Right now, though, I’m concentrating on teaching him not to bark at the dentist’s office, which is the main target of his very opinionated commentary day or night. He’s learning with that too.

If I ever get him to “stay” no matter what I would be really very tempted to take him on short trips. The problem around here is that people look for dogs to steal so that they can feed them alive to their fighting dogs, you know, before a betting match more serious than anything you could find at the two casinos in the area of the parish, you know, to make them there fightin’ dogs, with fresh blood all over their canines, all the more ferocious for the real fights. Of course, Shadow-dog could be trained in to take care of himself from robbers. He’s incredibly strong and agile and always more protective of yours truly. But I’m not at all sure if I want to go there. Priests should have “nice” dogs, right? Right now, I think he would still just lick the hand of a robber. And yet, dogs are really good judges of character. I’ve seen that with Laudie-dog, who’s very discriminating, barking only at one in a thousand; but when she’s got a reason it’s a good reason.

Saint Teresa of Avila was happy to make a spiritual analogy with just about anything whatsoever. So, with that in mind, on the wall opposite my chair is this painting of Jesus. The comments I’ve received on it reflect my own thoughts, that this is a depiction of Jesus knowing something we don’t know, that we have some stuff yet to go through in this life, but that He will be with us. A look of friendship, absolutely not because we’ve made ourselves friends of His, but that He’s loved us while we were yet sinners, laying down His life for us, but… but… as the Master, so the disciple. No one gets a pass. Today is the Feast of the Holy Innocents.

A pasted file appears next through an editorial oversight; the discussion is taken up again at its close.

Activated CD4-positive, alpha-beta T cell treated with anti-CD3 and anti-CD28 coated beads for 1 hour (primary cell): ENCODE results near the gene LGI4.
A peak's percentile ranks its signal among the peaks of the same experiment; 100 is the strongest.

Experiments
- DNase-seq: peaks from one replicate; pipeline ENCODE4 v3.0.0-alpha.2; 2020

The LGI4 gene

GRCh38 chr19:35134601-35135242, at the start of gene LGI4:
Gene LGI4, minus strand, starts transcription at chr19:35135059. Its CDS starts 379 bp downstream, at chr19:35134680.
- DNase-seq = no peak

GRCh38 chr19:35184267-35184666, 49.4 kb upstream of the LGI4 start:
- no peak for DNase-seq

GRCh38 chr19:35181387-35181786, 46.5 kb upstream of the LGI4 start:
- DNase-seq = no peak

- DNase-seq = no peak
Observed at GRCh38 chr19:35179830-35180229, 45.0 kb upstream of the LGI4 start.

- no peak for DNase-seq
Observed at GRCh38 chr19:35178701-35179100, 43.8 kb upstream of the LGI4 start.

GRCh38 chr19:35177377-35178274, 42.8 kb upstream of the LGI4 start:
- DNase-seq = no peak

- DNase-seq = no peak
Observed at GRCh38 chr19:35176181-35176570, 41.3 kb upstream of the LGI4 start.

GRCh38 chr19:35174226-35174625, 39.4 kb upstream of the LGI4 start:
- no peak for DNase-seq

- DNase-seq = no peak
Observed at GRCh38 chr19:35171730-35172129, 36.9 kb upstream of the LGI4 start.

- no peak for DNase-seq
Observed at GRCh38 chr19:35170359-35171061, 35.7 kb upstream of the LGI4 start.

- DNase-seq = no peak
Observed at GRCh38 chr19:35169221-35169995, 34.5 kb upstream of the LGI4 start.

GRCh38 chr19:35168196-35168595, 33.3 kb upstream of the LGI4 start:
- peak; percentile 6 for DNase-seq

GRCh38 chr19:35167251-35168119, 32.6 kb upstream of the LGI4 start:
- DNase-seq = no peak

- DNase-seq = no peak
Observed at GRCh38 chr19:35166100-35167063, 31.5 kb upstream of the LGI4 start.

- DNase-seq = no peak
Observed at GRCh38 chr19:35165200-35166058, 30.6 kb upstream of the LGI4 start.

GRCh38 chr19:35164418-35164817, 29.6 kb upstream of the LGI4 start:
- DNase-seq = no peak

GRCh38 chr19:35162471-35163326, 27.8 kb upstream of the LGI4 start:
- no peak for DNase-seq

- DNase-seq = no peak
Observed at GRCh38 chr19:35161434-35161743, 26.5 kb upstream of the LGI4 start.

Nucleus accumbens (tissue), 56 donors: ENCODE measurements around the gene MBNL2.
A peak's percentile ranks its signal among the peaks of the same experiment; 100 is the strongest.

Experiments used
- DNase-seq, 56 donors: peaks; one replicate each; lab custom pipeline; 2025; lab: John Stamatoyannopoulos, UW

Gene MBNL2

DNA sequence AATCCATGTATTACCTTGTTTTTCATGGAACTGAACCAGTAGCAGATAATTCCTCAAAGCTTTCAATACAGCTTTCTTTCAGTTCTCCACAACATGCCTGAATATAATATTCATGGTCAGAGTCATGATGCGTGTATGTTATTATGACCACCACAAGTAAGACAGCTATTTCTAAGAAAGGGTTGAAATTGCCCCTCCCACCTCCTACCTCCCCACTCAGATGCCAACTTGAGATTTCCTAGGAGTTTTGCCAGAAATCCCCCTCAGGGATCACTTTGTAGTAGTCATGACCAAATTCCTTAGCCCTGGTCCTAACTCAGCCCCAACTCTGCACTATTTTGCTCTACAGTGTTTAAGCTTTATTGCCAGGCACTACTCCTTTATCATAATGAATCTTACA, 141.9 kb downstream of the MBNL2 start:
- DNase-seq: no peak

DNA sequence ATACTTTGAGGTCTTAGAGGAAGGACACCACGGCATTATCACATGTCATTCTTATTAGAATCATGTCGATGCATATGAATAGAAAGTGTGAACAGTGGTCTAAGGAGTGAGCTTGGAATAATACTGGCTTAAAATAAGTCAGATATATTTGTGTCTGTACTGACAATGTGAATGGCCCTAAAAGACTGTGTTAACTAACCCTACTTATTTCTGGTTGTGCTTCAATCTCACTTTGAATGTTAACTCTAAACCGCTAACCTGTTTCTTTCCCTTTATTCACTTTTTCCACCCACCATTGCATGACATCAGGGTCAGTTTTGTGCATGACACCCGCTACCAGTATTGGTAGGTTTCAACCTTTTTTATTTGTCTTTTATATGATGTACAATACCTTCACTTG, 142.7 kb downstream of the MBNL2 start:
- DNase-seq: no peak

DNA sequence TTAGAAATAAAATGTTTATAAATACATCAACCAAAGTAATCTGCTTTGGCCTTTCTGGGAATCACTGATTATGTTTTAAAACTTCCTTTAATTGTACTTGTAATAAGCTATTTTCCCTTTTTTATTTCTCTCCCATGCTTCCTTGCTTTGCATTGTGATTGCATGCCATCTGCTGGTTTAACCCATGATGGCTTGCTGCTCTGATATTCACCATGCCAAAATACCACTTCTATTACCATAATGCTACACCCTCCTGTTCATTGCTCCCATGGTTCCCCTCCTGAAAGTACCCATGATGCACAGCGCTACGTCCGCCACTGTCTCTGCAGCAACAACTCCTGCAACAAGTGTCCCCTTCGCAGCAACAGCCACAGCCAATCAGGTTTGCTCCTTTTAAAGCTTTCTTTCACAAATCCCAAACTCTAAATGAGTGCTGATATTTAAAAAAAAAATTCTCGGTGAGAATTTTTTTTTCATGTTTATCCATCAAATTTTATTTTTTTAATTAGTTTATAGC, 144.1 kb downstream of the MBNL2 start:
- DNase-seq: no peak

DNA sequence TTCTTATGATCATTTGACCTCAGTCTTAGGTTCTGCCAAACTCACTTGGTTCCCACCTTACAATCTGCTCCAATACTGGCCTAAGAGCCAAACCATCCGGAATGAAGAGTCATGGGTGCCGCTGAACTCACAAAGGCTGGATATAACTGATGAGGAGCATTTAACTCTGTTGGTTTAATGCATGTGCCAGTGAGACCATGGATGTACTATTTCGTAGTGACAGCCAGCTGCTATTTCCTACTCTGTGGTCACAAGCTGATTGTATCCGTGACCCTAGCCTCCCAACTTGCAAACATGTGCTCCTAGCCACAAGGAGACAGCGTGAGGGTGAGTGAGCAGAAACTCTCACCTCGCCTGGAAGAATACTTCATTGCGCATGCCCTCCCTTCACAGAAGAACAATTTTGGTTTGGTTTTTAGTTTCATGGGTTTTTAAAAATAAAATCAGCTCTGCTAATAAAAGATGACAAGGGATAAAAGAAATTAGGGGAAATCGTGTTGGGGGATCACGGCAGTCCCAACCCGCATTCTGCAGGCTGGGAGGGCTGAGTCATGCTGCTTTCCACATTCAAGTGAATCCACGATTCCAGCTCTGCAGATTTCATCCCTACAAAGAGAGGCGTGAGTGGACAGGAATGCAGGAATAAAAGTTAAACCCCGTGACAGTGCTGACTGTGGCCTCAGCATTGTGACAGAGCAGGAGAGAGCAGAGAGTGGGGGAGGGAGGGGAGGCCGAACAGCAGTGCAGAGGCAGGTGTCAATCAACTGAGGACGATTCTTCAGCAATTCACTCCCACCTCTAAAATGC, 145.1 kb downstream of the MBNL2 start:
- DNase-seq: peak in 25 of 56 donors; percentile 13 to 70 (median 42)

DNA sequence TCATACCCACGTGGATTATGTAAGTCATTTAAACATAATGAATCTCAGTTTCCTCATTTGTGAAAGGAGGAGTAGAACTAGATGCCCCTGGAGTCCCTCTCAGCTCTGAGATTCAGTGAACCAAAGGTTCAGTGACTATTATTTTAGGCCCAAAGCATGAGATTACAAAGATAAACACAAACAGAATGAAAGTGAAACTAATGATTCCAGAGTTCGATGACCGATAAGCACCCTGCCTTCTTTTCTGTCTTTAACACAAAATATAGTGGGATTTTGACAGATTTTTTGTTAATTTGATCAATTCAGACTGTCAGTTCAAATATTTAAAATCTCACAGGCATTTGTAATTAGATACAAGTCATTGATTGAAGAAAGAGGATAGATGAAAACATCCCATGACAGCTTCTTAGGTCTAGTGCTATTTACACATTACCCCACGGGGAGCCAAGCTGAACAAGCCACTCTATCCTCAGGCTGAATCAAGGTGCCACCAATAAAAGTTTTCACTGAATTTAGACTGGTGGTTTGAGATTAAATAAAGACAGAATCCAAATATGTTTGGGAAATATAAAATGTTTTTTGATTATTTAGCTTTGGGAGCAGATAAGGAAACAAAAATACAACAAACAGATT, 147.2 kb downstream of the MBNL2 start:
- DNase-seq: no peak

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King of the Mountain: Dogs & Jesus

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Shadow-dog atop Laudie-dog’s house, showing everyone who’s King of the Mountain.

When I was a kid in third grade at Wilson Elementary School, we were out in the playground for morning recess. The snow had been plowed into mountains and had since been coated with a crusty ice, making climbing or staying on top of the mountain while playing King of the Mountain an extreme sport. Being game for all things extreme, I climbed right up when no one was looking and was surveying my kingdom but without any situational awareness. Stupid me. I should have learned by now with my previous experience of being shot.